Is AS information useful for security?

Patrick Sumby patrick.sumby at sohonet.co.uk
Fri Dec 16 11:40:32 CST 2011


On 15/12/2011 16:28, Drew Weaver wrote:
>
>
> -----Original Message-----
> From: Justin M. Streiner [mailto:streiner at cluebyfour.org]
> Sent: Thursday, December 15, 2011 9:45 AM
> To: nanog at nanog.org
> Subject: Re: Is AS information useful for security?
>
>> origin-AS could be another story.  If you know of an AS that is being used by the bad guys for bad purposes, you can write a routing policy to dump all traffic to/from that AS into the bit bucket or take some other action that could be dictated by your security policy.  In that case, a routing policy could be>considered an extension of a security policy.
>
> I could be wrong here but I believe origin-AS uses a lookup from the routing table to figure out what the originAS for the source IP should be (and not what it explicitly IS) which means the information is unreliable.
>
> For example if someone is sending spoofed packets towards you the origin AS will always show up as the originator of the real route instead of the origin AS of the actual traffic.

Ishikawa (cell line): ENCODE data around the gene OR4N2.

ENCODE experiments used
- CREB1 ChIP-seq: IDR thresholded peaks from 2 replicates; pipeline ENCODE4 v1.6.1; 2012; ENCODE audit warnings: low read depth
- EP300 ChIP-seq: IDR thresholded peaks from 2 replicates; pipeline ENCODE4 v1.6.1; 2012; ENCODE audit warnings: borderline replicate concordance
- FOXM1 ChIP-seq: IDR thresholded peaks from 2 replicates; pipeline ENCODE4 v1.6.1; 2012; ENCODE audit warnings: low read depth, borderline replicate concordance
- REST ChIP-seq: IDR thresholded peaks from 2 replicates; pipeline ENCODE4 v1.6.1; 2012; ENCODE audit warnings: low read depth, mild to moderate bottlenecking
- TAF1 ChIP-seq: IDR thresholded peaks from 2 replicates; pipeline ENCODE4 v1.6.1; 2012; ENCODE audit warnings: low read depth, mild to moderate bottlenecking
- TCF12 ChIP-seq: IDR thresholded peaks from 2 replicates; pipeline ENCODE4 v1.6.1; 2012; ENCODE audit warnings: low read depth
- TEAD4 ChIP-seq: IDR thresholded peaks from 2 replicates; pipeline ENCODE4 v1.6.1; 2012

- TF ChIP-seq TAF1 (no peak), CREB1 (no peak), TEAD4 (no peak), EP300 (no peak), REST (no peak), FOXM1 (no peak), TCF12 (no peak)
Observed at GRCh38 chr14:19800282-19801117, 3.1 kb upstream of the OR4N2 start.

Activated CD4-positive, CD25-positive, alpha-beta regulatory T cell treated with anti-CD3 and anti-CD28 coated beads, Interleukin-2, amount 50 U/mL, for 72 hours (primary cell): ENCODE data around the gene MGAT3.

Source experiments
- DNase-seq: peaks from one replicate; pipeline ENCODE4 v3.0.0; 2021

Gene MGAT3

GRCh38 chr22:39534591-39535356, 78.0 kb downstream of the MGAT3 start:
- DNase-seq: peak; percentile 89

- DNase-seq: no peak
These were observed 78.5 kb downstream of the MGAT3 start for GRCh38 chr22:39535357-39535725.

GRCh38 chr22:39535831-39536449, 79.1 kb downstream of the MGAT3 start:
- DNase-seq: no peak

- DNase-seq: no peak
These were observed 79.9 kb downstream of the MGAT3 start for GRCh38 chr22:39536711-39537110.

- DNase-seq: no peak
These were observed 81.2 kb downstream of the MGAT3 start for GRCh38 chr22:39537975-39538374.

>
> This is why it would be useful to have the originAS (from the actual origin) in the packet header.
>

How would you determine and enforce this?

Ok so a packet leaves my network that I know originated from my network 
based on some factor (IGP route existing or matched prefix list) and the 
origin AS is put into a new field in the packet header...

Whats to stop the spoofer putting that origin AS into their spoofed 
packet headers?

This means that another level of checking then needs to be put into 
inter AS BGP sessions to make sure that all traffic passing across the 
link would need to be checked to make sure origin ASs are matched.

Couldn't most of the same protection be solved by more people running 
BCP38 and RPKI?


> Thanks,
> -Drew
>
>




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